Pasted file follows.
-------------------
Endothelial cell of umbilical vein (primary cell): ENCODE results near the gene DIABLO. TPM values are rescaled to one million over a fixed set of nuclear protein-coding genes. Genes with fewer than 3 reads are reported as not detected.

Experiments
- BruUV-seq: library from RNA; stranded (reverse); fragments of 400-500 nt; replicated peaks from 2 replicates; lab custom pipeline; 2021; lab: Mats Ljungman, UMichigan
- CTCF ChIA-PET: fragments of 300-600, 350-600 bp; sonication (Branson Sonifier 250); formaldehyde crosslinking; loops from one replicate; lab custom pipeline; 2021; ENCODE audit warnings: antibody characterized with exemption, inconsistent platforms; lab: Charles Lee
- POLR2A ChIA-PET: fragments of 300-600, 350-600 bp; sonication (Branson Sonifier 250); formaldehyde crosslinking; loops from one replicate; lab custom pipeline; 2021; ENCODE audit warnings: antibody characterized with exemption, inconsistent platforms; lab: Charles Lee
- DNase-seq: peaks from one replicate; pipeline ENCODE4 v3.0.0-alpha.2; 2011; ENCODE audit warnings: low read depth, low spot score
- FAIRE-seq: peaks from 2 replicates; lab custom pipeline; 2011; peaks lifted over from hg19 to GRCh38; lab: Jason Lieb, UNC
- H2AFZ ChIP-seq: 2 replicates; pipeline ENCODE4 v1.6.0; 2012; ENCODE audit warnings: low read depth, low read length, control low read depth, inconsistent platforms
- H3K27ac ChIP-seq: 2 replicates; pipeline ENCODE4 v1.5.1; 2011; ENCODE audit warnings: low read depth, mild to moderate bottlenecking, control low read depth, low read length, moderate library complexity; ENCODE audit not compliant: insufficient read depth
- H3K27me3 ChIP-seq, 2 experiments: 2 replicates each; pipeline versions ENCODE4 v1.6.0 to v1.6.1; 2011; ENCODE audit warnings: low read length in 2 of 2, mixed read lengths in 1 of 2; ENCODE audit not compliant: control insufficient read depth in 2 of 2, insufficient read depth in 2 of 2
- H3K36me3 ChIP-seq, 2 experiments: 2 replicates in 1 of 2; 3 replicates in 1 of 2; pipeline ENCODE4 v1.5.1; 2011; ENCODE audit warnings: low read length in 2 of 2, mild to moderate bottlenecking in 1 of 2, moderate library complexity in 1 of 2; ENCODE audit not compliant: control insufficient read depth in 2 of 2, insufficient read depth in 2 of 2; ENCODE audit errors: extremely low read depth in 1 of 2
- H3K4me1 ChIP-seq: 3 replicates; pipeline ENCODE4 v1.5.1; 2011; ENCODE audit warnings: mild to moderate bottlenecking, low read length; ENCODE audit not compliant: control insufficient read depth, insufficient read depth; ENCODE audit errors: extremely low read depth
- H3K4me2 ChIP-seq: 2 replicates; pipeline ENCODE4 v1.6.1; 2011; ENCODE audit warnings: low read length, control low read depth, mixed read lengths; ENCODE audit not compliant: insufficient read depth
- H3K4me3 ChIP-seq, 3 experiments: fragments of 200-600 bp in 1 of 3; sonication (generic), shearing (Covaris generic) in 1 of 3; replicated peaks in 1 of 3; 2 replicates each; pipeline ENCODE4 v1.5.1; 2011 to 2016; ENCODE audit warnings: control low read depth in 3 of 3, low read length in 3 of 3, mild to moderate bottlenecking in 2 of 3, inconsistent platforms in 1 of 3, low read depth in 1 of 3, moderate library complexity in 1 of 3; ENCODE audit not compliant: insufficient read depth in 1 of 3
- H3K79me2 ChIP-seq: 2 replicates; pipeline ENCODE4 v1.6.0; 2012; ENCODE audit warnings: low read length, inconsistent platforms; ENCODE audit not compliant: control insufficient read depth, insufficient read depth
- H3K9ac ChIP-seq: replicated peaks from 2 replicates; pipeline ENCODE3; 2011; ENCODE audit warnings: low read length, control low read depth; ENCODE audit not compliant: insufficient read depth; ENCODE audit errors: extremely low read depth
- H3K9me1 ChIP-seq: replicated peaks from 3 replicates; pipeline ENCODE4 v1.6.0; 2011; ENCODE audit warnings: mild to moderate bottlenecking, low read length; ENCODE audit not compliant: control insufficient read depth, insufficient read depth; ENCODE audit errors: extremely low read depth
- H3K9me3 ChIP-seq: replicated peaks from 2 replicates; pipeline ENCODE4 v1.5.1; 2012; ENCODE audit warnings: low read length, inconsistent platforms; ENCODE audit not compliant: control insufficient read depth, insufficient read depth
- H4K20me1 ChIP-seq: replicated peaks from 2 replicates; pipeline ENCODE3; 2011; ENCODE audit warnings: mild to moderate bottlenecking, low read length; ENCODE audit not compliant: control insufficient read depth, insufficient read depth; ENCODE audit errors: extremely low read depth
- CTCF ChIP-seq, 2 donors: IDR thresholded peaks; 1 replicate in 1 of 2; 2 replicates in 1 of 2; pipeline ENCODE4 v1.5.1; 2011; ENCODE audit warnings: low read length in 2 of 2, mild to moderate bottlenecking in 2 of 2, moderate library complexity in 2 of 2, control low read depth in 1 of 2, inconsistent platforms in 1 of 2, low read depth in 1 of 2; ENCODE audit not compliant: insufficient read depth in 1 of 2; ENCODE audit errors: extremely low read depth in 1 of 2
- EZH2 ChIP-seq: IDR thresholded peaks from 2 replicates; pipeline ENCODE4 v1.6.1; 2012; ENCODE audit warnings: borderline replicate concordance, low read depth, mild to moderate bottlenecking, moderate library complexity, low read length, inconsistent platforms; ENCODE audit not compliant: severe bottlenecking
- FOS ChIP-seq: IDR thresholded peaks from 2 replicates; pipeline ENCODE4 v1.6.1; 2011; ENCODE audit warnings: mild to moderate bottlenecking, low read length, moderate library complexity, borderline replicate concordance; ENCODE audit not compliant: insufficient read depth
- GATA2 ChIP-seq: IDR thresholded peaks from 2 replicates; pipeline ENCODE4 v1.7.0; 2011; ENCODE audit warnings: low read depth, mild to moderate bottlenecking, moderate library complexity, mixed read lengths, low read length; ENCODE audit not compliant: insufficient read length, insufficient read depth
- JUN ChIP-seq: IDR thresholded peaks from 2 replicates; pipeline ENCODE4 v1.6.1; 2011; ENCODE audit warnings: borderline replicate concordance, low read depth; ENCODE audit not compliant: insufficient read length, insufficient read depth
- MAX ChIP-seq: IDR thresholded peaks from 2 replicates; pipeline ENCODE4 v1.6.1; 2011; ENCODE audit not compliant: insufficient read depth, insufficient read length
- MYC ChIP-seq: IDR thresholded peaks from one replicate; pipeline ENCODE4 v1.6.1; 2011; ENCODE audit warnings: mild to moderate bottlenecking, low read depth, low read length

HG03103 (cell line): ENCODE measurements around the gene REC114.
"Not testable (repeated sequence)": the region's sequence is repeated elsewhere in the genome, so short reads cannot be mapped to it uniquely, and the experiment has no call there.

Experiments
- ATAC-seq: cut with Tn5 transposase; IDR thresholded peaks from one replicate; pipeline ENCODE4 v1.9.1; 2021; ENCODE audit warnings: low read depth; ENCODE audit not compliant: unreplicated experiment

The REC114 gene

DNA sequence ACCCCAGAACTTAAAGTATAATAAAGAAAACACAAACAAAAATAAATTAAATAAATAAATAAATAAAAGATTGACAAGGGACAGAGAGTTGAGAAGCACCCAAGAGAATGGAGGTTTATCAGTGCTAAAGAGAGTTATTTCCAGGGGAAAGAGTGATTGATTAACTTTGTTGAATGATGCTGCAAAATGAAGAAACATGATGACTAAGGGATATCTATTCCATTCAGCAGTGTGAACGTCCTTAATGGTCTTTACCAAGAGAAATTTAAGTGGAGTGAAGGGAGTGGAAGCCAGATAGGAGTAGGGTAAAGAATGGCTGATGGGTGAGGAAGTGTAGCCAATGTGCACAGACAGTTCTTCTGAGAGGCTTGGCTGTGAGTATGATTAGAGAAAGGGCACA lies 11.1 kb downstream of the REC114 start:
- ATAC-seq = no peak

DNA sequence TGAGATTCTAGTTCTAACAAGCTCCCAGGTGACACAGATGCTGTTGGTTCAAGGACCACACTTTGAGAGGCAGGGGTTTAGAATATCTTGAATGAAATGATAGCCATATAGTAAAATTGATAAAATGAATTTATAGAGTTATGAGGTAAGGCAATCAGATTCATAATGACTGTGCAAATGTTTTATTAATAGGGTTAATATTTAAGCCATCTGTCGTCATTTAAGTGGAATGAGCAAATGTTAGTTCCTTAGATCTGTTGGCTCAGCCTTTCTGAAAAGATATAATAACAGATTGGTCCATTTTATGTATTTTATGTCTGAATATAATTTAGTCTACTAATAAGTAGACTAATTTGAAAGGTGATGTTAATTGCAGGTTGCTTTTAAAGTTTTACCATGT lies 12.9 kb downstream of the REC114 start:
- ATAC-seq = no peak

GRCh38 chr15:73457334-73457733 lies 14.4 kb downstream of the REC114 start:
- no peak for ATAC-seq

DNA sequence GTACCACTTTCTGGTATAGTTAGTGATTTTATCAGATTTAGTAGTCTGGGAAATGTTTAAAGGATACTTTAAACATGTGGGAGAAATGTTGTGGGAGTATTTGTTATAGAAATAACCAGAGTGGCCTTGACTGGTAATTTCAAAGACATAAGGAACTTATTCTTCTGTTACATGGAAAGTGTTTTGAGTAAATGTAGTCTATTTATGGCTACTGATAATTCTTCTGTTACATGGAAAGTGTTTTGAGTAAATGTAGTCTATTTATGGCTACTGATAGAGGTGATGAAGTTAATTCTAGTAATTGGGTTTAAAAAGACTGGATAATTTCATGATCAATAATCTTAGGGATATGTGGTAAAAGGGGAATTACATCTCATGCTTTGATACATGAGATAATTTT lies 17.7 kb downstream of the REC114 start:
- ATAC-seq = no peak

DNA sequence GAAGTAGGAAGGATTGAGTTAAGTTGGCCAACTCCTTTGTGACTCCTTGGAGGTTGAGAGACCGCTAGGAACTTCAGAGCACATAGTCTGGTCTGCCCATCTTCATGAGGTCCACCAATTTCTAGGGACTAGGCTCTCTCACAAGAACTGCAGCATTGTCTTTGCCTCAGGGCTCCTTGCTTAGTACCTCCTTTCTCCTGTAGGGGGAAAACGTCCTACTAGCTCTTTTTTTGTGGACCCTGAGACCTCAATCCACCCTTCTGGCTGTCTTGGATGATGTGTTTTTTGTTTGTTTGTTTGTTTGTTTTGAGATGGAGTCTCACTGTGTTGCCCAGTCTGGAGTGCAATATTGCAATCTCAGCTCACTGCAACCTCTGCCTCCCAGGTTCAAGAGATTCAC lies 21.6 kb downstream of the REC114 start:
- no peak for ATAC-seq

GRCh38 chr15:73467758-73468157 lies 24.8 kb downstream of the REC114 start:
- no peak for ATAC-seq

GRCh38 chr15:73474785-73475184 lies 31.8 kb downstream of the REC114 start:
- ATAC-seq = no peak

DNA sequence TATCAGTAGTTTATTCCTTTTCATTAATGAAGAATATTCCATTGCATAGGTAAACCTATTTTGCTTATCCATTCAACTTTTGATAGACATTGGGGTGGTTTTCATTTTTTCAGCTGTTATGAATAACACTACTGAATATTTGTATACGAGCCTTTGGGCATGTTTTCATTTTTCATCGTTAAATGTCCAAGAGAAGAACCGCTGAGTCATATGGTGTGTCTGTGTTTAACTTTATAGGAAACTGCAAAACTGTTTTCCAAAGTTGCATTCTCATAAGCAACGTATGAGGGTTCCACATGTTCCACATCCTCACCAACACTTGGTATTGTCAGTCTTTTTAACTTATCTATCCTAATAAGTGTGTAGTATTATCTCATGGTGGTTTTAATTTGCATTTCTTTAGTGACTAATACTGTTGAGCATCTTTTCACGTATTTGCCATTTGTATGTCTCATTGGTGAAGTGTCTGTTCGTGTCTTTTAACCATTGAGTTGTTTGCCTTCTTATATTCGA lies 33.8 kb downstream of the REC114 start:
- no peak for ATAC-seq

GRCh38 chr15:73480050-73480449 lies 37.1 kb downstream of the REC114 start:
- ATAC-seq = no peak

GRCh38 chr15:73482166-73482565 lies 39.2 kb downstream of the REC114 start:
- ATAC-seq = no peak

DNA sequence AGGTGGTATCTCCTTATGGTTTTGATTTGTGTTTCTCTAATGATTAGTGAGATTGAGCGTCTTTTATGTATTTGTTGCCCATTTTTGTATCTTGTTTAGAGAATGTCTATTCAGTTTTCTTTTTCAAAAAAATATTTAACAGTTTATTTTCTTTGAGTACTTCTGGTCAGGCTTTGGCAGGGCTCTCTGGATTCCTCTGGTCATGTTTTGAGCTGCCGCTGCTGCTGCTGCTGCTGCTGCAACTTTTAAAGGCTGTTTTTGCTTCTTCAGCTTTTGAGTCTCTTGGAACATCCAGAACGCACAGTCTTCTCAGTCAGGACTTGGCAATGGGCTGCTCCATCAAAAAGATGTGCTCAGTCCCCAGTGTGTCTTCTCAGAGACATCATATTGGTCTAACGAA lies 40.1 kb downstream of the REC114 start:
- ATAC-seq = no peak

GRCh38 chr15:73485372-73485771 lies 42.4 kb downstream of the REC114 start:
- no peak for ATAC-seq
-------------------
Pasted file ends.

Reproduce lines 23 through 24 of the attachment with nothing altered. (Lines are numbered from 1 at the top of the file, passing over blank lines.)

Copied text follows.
- GATA2 ChIP-seq: IDR thresholded peaks from 2 replicates; pipeline ENCODE4 v1.7.0; 2011; ENCODE audit warnings: low read depth, mild to moderate bottlenecking, moderate library complexity, mixed read lengths, low read length; ENCODE audit not compliant: insufficient read length, insufficient read depth
- JUN ChIP-seq: IDR thresholded peaks from 2 replicates; pipeline ENCODE4 v1.6.1; 2011; ENCODE audit warnings: borderline replicate concordance, low read depth; ENCODE audit not compliant: insufficient read length, insufficient read depth